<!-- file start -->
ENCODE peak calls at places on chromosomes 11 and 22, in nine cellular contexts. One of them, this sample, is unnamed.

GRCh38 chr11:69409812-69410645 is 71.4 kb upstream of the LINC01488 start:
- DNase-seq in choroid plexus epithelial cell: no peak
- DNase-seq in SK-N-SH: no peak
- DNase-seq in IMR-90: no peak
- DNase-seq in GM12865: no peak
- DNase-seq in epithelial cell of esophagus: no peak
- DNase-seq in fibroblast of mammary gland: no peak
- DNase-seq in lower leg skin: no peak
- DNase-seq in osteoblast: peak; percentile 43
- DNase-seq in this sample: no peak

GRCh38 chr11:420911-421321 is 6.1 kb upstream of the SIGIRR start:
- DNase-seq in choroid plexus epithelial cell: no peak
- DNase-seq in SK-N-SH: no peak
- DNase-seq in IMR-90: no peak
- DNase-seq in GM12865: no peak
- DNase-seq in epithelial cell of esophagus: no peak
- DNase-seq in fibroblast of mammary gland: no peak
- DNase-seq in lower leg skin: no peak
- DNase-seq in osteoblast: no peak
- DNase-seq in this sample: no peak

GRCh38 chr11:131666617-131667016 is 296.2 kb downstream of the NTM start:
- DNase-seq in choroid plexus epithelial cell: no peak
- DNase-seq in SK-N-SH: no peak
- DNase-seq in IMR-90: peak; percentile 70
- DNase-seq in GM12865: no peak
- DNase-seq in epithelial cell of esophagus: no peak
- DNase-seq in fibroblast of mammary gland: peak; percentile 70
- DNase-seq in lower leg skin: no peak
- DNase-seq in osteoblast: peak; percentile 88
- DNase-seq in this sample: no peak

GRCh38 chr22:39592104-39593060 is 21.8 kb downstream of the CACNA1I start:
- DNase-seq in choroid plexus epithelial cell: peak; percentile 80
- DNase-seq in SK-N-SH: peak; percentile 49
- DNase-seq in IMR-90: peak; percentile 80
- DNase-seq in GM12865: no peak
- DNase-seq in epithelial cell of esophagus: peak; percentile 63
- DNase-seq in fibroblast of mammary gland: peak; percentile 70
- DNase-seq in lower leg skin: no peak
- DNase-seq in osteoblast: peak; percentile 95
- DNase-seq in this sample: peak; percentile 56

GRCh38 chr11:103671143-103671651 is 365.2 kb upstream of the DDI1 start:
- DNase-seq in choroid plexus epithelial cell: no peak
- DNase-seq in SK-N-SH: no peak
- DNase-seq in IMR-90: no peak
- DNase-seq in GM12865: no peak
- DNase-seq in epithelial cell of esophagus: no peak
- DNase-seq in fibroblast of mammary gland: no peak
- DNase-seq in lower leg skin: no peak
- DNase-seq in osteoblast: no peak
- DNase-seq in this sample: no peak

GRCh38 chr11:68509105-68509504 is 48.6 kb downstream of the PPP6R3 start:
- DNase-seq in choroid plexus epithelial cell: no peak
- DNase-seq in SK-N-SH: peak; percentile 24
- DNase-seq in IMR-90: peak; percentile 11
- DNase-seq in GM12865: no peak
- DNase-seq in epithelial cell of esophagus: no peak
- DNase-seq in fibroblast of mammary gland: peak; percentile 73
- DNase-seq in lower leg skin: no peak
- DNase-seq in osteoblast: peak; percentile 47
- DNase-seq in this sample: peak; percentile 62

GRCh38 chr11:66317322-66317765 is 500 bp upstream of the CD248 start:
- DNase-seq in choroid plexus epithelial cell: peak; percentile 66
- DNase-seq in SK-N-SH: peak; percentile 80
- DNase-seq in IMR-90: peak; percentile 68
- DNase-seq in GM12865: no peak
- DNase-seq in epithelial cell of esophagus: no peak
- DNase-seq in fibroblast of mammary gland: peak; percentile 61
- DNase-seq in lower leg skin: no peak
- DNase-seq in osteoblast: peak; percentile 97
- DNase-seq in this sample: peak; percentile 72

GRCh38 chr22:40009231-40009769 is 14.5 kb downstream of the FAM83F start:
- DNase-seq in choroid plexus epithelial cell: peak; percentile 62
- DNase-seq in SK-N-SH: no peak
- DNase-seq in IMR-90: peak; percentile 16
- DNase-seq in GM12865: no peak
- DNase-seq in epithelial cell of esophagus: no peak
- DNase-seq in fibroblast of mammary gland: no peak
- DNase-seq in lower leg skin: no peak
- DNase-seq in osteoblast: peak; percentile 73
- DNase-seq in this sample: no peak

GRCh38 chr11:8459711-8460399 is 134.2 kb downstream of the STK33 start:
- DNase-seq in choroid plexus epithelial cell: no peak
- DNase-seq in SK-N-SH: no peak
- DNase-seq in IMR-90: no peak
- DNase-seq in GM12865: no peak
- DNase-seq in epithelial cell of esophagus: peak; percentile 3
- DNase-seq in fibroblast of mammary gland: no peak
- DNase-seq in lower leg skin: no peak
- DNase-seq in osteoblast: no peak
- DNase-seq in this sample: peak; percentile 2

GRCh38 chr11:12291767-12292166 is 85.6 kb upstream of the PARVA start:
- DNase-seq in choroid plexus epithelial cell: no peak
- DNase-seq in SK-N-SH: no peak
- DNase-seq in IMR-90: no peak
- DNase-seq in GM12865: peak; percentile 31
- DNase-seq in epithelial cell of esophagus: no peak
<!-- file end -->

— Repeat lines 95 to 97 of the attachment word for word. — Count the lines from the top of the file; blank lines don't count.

- DNase-seq in IMR-90: no peak
- DNase-seq in GM12865: peak; percentile 31
- DNase-seq in epithelial cell of esophagus: no peak